Unity in "love and purpose," as the LDS like to say, is not enough to make three gods one god any more than it is enough to make three humans one human (see coltakashi's comment above, where Trinitarianism is erroneously equated with the LDS view). If only the LDS embraced the more Trinitarian statements and regarded the others as spurious . . .

    coltakashi: It is a common mistake made by Mormons to portray the body of the Son as a pre-birth state and not something that was acquired at the Son's conception. But John 1:14 is unmistakably clear: "The Word became flesh." There was a time when he was not flesh. The incarnation of the Son fits quite well into our view.

    We are often accused of misrepresenting LDS theology, which is like trying to nail jello to a wall it is so fluid, but then Mormons turn around and misrepresent static orthodox thought on multiple fronts.

  • brokenclay Tempe, AZ
    July 28, 2014 7:39 p.m.

    Twin Lights: It's refreshing to hear a Mormon admit this. But why do so many other Mormons like to (incorrectly) credit the empire for the apostasy of the Christian church if the empire was mostly anti-orthodox? It makes no sense. Most of the emperors were Arians (read: Proto-Mormons). And orthodoxy survived in spite of the government. It's also important to note that Trinitarian thought actually precedes Arian and Arian-like thought by generations in the historical writings. The beliefs that resemble LDS theology proper actually show up LATER.

    TheProudDuck: You correctly note that most Mormons accuse Trinitarians of being modalists. It is again refreshing to hear this from someone who is presumably LDS. On the other hand, you seem to blur the lines between Trinitarianism and the LDS conception of god. The difference is in one letter: homoousios vs. homoiousios (just one iota!). Homoousios means the three persons share the exact same nature. Homoiousios means that they share the same kind of nature, like human beings do. The former is Trinitarian, the latter is Mormon in theology.

  • TheProudDuck Newport Beach, CA
    July 28, 2014 12:32 p.m.

    Sharrona: D&C 20:28 refutes your statement that Mormonism teaches "henotheism":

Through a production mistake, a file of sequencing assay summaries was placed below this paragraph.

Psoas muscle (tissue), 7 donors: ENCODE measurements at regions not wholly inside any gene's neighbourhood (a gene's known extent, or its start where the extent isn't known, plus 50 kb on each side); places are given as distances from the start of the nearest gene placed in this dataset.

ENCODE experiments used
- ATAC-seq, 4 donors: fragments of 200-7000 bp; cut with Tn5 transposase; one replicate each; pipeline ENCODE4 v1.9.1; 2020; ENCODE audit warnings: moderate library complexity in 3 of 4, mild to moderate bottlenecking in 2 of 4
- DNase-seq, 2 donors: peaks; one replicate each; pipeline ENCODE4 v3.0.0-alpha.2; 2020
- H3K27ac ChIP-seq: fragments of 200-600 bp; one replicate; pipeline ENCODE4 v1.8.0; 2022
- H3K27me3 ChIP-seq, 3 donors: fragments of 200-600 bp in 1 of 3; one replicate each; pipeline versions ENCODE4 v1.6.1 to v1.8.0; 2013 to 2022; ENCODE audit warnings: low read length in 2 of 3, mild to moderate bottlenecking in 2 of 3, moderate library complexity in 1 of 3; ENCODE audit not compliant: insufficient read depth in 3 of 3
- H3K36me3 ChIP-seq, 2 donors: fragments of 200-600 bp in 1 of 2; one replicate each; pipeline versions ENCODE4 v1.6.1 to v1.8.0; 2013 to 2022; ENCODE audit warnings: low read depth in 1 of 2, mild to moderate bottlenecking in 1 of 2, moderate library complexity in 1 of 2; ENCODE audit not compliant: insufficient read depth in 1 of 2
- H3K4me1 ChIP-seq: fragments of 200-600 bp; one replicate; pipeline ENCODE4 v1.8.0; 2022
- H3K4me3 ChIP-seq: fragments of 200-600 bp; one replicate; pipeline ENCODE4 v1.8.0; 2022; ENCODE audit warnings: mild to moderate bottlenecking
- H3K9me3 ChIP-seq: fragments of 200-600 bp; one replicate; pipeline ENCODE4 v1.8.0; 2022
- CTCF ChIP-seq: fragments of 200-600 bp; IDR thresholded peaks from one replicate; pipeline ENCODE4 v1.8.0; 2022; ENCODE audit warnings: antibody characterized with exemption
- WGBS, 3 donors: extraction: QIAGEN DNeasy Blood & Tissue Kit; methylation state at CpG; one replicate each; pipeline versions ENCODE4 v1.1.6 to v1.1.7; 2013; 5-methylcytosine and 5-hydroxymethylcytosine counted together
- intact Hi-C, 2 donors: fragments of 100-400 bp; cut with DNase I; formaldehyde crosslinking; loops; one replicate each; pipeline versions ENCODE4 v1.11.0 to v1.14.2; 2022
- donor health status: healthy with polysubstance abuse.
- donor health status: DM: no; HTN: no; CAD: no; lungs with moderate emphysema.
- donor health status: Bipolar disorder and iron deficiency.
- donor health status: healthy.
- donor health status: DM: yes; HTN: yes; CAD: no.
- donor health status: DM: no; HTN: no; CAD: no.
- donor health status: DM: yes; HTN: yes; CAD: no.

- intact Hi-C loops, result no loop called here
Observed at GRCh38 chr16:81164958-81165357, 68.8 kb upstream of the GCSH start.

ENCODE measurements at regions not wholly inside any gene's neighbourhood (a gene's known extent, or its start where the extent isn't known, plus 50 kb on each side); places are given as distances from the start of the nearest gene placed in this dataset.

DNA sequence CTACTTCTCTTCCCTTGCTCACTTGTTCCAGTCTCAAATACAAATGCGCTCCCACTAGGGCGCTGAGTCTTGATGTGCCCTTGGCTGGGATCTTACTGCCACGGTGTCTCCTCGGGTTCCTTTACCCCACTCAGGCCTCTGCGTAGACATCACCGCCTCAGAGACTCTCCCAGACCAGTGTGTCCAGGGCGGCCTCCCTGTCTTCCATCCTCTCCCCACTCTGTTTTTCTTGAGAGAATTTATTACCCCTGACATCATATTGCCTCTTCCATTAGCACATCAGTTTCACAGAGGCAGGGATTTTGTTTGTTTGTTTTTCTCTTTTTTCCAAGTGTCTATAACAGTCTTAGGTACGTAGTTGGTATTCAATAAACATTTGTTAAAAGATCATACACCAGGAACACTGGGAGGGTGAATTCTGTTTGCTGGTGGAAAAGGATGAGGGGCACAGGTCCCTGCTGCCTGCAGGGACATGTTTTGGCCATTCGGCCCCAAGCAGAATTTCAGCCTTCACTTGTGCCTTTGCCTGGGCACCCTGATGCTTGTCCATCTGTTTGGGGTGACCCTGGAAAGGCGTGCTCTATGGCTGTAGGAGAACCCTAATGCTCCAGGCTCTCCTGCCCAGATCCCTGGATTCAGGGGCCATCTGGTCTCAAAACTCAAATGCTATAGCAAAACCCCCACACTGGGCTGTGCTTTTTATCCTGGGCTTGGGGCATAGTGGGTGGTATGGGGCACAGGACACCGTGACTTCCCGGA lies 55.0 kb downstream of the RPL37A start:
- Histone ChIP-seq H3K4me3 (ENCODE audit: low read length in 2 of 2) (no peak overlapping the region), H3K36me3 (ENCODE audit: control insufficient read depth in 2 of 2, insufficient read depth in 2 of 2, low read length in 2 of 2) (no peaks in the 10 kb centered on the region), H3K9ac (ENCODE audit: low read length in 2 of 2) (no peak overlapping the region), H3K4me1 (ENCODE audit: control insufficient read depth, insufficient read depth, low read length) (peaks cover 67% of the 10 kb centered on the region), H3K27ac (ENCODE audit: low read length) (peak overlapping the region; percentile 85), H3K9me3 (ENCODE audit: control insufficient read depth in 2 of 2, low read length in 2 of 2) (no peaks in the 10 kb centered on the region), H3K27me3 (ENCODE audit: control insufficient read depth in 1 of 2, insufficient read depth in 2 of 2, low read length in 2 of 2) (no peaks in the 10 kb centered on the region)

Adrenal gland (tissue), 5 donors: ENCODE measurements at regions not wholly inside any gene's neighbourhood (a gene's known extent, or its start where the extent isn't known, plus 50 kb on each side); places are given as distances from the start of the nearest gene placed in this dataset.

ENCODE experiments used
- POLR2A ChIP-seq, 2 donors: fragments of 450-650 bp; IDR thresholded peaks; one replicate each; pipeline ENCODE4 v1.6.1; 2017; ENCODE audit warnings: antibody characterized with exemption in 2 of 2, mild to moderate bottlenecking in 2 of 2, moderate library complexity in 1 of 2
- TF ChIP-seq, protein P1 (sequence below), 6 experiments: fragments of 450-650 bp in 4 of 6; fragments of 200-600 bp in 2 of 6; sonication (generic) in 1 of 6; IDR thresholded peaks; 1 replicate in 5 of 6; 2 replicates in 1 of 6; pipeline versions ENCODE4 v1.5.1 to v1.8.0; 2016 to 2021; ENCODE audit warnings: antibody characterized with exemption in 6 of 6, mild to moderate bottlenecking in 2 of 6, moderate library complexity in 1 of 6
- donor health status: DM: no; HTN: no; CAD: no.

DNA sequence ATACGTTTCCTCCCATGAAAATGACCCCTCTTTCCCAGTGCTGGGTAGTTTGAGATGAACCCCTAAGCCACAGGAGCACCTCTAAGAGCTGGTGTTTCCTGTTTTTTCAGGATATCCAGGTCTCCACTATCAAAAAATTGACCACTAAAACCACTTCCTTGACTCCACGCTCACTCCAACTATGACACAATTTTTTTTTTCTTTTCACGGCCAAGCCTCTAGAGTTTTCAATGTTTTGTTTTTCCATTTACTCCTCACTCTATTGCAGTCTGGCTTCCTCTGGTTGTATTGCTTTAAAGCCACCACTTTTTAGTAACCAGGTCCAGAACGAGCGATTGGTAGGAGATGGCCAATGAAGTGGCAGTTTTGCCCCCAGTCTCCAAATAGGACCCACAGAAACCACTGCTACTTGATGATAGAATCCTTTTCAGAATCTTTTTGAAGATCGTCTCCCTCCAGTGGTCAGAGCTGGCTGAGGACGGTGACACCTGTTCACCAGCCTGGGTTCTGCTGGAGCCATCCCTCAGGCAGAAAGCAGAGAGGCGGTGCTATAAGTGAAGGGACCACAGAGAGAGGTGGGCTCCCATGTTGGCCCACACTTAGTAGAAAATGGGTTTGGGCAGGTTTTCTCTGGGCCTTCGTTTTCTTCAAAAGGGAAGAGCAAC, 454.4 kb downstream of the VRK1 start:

"Which Father, Son, and Holy Ghost are one God, infinite and eternal, without end. Amen."

    One God. Not three gods. One God.

  • southmtnman Provo, UT
    July 28, 2014 7:38 a.m.

    Cats wrote:
    "After the Council of Nicea, the Great Apostasy was complete."

    There is no canonical LDS doctrine to support this assertion.

    Comparing the changing theology of the ancient Christians with the changing theology of the LDS Church would lead a rational person to conclude, either that both Churches fell into apostasy, or that both Churches adapted to new circumstances through "continuing revelation".

    The history of ancient Christianity is not a story of a "falling away" from a coherent, unified theology and Church. Instead, just as the history of the LDS Church, it is a story of theological and ecclesiastical trial and error. Neither Jesus nor Joseph ever established a complete, fully mature, perfect Church and theology (and priesthood). Both started movements that were incomplete, imperfect, and were taken in new directions by those who came after them, creating inconsistencies, contradictions, and "apostacies" = movements away from the stance of the originator.

    The idea of "The Great Apostasy" (and "the Dark Ages") is an outdated, inaccurate view of history that should be jettisoned. It may have worked for Talmage and Roberts, but it has no credence today.

  • TheProudDuck Newport Beach, CA
    July 27, 2014 6:26 p.m.

    "Without body, parts or passions" is from the Westminster Confession, not the classical Creeds. And the word "passion," in sixteenth-century usage, had a different meaning than it has today. The traditional Christian churches have never denied that God has the "passions" (according to the word's modern meaning) of love, anger, and so forth.

    The Athanasian Creed is very careful to make it clear that the Father, Son and Holy Spirit are distinct persons. It is as careful to avoid "dividing the Substance" (that is, saying they are three gods, not one God) as it is to avoid the heresy of Modalism, which is what most Mormons think Trinitarianism is. It's not.

  • sharrona layton, UT
    July 27, 2014 5:04 p.m.

    RE: Coltakashi, “Hear, 0 Israel. The LORD(YHWH*) our God(Elohim), the LORD(YHWH*) is one.” Deut. 6:4.

    The doctrine of the Trinity does not teach that there are 3 gods. The unity of God disproves that there are many gods, as in henotheism (Mormonism). Each one is God and with God (John 1:1-2). The Son is equal with the Father (John 5:18, Phil. 2:6). Matt. 28:19 specifies that the three members of the Trinity are the Father, the Son and the Holy Spirit.

    The 2nd Person of the Trinity is God the Son. Over 100 Bible verses prove the deity of Jesus Christ (, John 1:1, 20:28). He is the great “I AM” (John 8:24, 58). He was worshipped as God. Many O.T verses t speak of *YHWH are applied to Jesus in the N.T. Jesus is God.
    See J S, Lectures on Faith, Q. What is the Father? A. He is a personage of glory and of power. (5:2.). What is the son? First, he is a personage of tabernacle.

    RE: Twin Lights, The Athanasian Creed, ”He therefore that will be saved, let him thus think of the Trinity”.

  • Twin Lights Louisville, KY
    July 27, 2014 2:28 p.m.

    It was, in part, the Athanasian Creed that caused me to leave traditional Christianity.

    Brokenclay - You are 100% correct - the fourth century was not dominated by orthodoxy. There were a lot of varying ideas. Some of which became what is now orthodox Christianity. Others were much more similar to Mormonism in their concepts of Christ and God. That is precise point Mormons wish to make. That the fourth century church tried to bring these ideas to a conclusion (it took a good bit longer) but that some of the ideas that existed with the primitive church have been lost.